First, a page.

plaintiff allege some individual misconduct on the part of
the supervisor to violate the plaintiff's constitutional
rights. Id. at 5-6. Citing First Circuit law, Ms.
Mayhew says that a supervisor may be liable under § 1983
if she is the “primary violator or direct participant
in the right-violating incident” or if she
“supervises, trains, or hires a subordinate with
deliberate indifference toward the possibility that deficient
performance of the task eventually may contribute to a civil
rights deprivation.” Id. at 6 (quoting
Sanchez v. Pereira-Castillo, 590 F.3d 31, 49 (1st
Cir. 2009) (quoting Camilo-Robles v. Zapata, 175
F.3d 41, 43-44 (1st Cir. 1999))). Ms. Mayhew quotes the First
Circuit's three-part test for the deliberate indifference
inquiry: “(1) ‘that the officials had knowledge
of facts, ' from which (2) ‘the official[s] can
draw the inference' (3) ‘that a substantial risk of
serious harm exists.'” Id. at 6 (quoting
Ramírez-Lluveras v. Rivera-Merced, 759 F.3d
10, 20 (1st Cir. 2014) (quoting Ruiz-Rosa v.
Rullán, 485 F.3d 150, 157 (1st Cir. 2007))). She
says that the plaintiff must also demonstrate that there is a
“strong causal connection between the supervisor's
conduct and the constitutional violation, ”
id. (quoting Ramírez-Lluveras, 759
F.3d at 19), and that the supervisor's conduct “led
inexorably to the constitutional violation.”
Id. at 6-7 (quoting
Ramírez-Lluveras, 759 F.3d at 19-20 (emphasis
added) (quoting Hegarty v. Somerset Cty., 53 F.3d
1367, 1380 (1st Cir. 1995))). Finally, she notes that the
“supervisor must have notice of the unconstitutional
condition said to lead to the claim.” Id. at 7
(quoting Ramírez-Lluveras, 759 F.3d at 20).
these standards, Ms. Mayhew sees three potential bases in the
Second Amended Complaint for liability: (1) that she was
involved in the decision to place correctional officers at
Riverview; (2) that she failed to properly train Riverview
staff; and (3) that she failed to properly supervise
Riverview staff. Id. Turning to the first theory,
the placement decision, Ms. Mayhew points to the allegations
in Ms. Edson's Count IV, where Ms. Edson claims that Ms.
Mayhew with Mary Louise McEwen and William Lord, Jr. made a
decision “to use corrections officers at
Riverview” and to “put the officers in direct
contact with vulnerable and mentally ill at-risk patients,
including Ms. Edson.” Id. (quoting Second
Am. Compl. ¶ 101). Ms. Mayhew argues that this
decision “does not support a Section 1983 claim against
[her]” because this decision did not lead
“‘inexorably' to Ms. Edson being
pepper-sprayed and placed into restraints.”
Id. Even if Ms. Edson's complaint could be
construed as meeting this standard, Ms. Mayhew contends that
Ms. Edson's complaint does not allege facts sufficient to
establish that, in staffing Riverview with corrections
officers, she was deliberately indifferent as to the
consequences of this decision on the civil rights of
patients, including Ms. Edson, or that she had knowledge of
facts from which she could have drawn the inference that to
do so would place the patients at a “substantial risk
of serious harm.” Id. at 7-8 (quoting
Ramírez-Lluveras, 759 F.3d at 20).
the second theory, failure to train, Ms. Mayhew notes that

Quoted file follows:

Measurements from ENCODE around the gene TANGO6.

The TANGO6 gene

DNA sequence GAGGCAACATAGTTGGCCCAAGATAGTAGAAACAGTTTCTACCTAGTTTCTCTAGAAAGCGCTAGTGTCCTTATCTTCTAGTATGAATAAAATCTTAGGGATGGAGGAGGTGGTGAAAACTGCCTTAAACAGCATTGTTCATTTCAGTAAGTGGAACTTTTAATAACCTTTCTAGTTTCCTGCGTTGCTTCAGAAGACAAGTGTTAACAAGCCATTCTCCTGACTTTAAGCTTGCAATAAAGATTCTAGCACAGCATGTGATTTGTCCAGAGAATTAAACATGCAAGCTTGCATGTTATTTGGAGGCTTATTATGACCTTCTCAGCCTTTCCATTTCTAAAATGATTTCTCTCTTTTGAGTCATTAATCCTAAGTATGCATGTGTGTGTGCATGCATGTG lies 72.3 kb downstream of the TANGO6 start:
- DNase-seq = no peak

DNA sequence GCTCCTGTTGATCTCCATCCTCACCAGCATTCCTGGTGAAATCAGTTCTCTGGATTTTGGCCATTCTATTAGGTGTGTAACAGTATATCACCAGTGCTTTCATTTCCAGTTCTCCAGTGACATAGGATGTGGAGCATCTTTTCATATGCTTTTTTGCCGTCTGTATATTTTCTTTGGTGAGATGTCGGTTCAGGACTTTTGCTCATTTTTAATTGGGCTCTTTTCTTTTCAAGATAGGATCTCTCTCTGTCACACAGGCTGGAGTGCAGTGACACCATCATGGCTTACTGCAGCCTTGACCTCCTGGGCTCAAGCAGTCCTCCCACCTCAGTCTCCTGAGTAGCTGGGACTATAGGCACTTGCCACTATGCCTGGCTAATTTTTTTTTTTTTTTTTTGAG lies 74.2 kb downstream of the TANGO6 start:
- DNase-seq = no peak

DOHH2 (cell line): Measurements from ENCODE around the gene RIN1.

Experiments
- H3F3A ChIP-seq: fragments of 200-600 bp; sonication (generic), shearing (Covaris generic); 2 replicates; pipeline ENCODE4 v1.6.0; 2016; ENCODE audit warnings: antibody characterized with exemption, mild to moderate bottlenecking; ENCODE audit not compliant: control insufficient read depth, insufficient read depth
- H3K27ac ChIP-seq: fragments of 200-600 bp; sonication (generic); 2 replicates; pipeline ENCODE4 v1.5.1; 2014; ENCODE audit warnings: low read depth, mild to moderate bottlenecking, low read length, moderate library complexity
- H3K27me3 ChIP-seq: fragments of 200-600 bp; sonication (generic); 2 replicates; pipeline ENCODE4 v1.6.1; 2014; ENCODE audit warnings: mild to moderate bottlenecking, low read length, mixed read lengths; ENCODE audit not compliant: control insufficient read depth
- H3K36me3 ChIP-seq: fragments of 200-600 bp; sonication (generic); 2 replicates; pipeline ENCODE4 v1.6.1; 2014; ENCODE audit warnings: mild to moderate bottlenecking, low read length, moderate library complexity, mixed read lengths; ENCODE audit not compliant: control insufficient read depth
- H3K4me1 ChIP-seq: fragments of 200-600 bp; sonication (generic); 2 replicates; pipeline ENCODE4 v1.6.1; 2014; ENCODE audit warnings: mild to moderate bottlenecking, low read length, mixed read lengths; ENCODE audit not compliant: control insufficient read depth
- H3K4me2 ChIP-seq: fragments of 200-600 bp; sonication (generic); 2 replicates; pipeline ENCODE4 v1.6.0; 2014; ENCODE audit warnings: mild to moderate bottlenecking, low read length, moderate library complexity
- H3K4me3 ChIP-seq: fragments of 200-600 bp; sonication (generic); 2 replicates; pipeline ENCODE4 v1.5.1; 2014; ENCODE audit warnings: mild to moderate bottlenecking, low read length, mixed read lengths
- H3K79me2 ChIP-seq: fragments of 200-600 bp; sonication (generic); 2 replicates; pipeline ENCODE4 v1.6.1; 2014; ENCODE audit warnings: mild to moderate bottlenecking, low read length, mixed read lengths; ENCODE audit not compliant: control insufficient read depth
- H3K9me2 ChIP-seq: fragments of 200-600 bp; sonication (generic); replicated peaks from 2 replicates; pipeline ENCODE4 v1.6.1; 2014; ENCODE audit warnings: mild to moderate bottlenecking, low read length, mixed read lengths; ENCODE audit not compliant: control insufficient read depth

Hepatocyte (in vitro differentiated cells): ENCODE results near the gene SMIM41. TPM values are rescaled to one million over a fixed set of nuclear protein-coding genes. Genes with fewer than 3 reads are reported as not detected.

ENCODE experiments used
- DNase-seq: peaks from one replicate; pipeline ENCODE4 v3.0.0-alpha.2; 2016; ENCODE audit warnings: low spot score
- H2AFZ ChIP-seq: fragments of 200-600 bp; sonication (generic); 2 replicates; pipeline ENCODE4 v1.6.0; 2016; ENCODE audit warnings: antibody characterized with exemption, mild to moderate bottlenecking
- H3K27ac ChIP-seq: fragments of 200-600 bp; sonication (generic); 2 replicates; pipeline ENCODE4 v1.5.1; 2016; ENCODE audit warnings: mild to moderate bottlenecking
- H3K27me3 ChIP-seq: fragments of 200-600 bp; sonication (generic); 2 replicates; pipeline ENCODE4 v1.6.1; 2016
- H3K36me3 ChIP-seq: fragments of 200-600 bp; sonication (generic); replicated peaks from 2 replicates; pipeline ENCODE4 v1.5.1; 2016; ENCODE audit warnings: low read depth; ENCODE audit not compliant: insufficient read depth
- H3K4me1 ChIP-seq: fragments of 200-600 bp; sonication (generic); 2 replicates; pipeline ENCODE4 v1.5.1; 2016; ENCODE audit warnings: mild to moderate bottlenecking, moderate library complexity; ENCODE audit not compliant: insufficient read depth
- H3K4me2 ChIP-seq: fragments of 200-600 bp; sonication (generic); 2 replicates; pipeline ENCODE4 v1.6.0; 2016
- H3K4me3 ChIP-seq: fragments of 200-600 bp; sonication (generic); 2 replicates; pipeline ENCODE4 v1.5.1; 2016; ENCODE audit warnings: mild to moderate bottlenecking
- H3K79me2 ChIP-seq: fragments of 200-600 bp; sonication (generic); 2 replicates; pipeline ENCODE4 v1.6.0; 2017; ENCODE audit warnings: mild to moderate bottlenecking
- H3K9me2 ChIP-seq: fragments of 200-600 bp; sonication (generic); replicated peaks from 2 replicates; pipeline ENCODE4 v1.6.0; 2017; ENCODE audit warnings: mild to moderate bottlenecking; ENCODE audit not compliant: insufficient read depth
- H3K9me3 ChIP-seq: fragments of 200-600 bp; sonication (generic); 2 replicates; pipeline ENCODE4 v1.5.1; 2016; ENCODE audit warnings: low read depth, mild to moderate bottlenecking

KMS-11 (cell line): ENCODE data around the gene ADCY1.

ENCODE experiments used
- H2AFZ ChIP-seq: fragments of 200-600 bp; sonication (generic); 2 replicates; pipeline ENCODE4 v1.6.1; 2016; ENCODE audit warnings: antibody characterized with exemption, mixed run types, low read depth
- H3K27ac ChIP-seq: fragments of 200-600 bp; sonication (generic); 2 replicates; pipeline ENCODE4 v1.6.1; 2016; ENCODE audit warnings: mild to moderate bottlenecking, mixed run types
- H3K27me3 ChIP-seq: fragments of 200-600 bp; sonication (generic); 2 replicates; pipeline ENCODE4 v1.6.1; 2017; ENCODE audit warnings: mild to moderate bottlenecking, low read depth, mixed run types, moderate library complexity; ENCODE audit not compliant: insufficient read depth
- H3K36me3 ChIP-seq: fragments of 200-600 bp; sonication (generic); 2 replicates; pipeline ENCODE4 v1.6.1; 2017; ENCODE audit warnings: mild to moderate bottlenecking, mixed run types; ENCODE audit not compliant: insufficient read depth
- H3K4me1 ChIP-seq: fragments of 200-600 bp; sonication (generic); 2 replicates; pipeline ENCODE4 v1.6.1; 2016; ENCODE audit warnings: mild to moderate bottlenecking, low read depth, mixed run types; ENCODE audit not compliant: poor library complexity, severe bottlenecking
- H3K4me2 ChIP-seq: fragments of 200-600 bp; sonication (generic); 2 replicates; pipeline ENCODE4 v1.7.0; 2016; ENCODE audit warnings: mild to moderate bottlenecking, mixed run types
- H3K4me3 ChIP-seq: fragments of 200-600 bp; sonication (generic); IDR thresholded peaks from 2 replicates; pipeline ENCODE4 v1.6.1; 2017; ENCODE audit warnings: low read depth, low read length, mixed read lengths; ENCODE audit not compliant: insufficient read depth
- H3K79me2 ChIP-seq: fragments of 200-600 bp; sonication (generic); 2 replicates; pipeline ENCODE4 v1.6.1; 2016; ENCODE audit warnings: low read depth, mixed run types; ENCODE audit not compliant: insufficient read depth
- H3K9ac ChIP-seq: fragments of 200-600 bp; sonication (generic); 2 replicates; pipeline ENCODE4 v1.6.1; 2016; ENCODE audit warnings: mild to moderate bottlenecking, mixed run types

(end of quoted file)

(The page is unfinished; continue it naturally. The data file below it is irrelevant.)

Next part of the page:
Ms. Edson has alleged in Count IV that she, Ms. McEwen and
Mr. Lord “failed to train Riverview employees [on] how
to deal with, interact, and protect mentally ill
patients.” Id. at 8 (quoting Second Am.
Compl. ¶ 102). Even assuming that this allegation
is sufficient to allege inadequate training, Ms. Mayhew
argues that there are no specific allegations that she,
“the head of the entire Department of Health and Human
Services, was responsible for training Riverview
employees.” Id. Ms. Mayhew contends that
without specific allegations, this theory amounts to an
attempt to hold Ms. Mayhew responsible under the doctrine of
respondeat superior, which is not applicable to § 1983
claims. Id. at 9.
on the third theory, the failure to supervise found in Count
VI, Ms. Mayhew quotes the allegation, which states that she
failed to end a “workforce culture” that
“made patient abuse at Riverview likely because staff
members routinely provoked responses from patients and
ostracized and/or marginalized employees who reported patient
abuse.” Id. (quoting Second Am.
Compl. ¶ 115).
Ms. Mayhew argues that there is no allegation that she was
“directly involved in the management of Riverview such
that she can be held responsible for the December 2
incident.” Id. In support of her position, Ms.
Mayhew cites Ashcroft v. Iqbal, 556 U.S. 662 (2009),
and maintains that the Supreme Court's dismissal of the
Attorney General and the Director of the Federal Bureau of
Investigation suggests the same result should obtain here.
Id. at 9-10. She also cites
Feliciano-Hernández v. Pereira-Castillo, 663
F.3d 527, 533-34 (1st Cir. 2011), where the First Circuit
concluded that similar allegations against “very
high-level officials” with “vast
responsibilities” could not be subject to suit based on
“conclusory allegations.” Id. at 10-11.
Ms. Mayhew maintains that even if Ms. Edson has successfully
stated a § 1983 claim, Ms. Mayhew is entitled to
qualified immunity “insofar as [her] conduct does not
violate clearly established statutory or constitutional
rights of which a reasonable person would have known.”
Id. at 11 (quoting Pearson v. ...